As of 14 July, the ceasefire is holding in Juba after the heaviest fighting in the capital since the outbreak of the civil war began in December 2013.Nevertheless, tensions remain very high between the government’s SPLA military and the rebel SPLA-In Opposition (SPLA-IO). Fighting may yet return to Juba with little warning and foreign personnel are wisely withdrawing. Foreign governments are sending troops to secure assets and people, and to assist in evacuating their nationals, with rich countries and aid agencies chartering flights out of Juba Airport (JUB) and neighbouring countries assisting the movement of people towards the land crossings with Uganda and Kenya. Kampala has sent a military convoy to open up a secure corridor to protect its citizens and others from bandits along the road to the Nimule crossing. To read more, sign up here

Germany: First raids targeting online hate speech underscores wider issue

On 13 July, police launched the country’s first ever raids across the country to target the spreading of online hate speech. Officers conducted raids on multiple properties in 14 of Germany’s 16 states. The raids are part of a wider investigation into the increase in online hate crime. The raids are also reflective of broader concerns of the general increase in hate crime in Germany, a country that has taken strong steps to tackle neo-Nazism and anti-Semitism due in part to its national history. To read more, sign up here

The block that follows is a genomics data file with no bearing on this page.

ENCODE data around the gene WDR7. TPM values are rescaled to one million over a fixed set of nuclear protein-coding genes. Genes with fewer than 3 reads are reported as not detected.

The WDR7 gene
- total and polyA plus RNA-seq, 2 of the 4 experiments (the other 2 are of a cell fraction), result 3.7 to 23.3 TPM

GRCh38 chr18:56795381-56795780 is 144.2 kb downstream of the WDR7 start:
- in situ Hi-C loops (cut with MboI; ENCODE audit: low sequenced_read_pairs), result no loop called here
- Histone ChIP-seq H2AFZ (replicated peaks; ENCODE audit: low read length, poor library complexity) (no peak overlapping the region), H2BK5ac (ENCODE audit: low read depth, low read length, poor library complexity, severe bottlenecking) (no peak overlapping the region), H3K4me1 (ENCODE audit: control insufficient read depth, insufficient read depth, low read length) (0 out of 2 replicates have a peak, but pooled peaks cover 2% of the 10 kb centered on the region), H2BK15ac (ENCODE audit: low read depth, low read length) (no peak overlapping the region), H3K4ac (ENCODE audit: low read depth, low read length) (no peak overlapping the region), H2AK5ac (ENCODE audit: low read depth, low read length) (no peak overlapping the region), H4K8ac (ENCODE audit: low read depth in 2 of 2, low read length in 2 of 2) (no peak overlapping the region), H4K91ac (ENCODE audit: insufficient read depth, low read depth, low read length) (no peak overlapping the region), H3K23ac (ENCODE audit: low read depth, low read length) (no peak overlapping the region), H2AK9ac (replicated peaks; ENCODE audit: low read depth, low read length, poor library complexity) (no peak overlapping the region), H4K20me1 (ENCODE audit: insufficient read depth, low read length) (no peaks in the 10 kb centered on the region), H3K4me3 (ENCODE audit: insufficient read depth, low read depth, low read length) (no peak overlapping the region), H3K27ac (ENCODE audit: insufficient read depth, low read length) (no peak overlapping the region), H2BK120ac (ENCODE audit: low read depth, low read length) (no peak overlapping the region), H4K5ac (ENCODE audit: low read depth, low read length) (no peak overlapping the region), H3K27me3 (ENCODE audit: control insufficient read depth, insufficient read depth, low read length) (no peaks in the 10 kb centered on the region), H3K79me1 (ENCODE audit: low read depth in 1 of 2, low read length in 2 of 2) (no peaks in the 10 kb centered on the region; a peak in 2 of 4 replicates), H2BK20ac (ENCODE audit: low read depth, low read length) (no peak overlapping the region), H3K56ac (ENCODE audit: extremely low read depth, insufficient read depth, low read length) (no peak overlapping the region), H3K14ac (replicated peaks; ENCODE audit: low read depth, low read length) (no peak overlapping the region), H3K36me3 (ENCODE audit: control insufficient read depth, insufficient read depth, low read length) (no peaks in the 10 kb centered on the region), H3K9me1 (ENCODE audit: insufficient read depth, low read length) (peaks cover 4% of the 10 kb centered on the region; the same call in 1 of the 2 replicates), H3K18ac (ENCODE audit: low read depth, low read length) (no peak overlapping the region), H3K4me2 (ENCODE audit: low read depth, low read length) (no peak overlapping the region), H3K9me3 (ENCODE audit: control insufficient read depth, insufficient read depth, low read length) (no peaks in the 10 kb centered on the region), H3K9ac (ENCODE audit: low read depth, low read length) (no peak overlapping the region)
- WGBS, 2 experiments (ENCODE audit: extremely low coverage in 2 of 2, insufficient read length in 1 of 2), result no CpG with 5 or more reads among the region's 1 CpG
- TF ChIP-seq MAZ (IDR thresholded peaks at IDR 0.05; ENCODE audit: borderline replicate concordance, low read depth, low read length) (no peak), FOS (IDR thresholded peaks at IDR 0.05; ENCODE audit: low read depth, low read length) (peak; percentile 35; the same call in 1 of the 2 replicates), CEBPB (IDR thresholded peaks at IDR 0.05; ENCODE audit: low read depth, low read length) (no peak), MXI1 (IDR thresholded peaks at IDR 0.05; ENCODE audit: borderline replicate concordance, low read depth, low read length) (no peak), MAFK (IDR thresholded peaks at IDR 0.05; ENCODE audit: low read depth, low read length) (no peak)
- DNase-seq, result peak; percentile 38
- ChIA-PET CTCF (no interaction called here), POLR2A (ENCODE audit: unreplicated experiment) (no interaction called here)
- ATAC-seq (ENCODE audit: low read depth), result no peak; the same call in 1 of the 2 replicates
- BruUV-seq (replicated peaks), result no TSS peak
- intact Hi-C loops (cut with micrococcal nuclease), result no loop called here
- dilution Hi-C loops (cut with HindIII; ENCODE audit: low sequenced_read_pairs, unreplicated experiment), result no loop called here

Cambodia: Political activist’s murder indicative of continued crackdown ahead of elections

n 11 July, thousands of people attended the funeral of leading government critic Kem Ley. Kem Ley was killed by a gunman at a teahouse in Phnom Penh on 10 July over a USD 3,000 debt. Despite this official report on the murder, suspicion abounds that Kem Ley was targeted by the political elite following his outspoken criticism of the government. Although politically-inspired killings have declined significantly since the mid-1990s-mid-2000s, pressure on the government, particularly Prime Minister Hun Sen, is growing as journalists, activists and critics reveal the fortunes amassed by the political elite. Ley’s death may trigger increased civil society activity around corruption, potentially leading to wider civil unrest as a more educated and connected population seeks a greater voice in how the country is governed. To read more, sign up here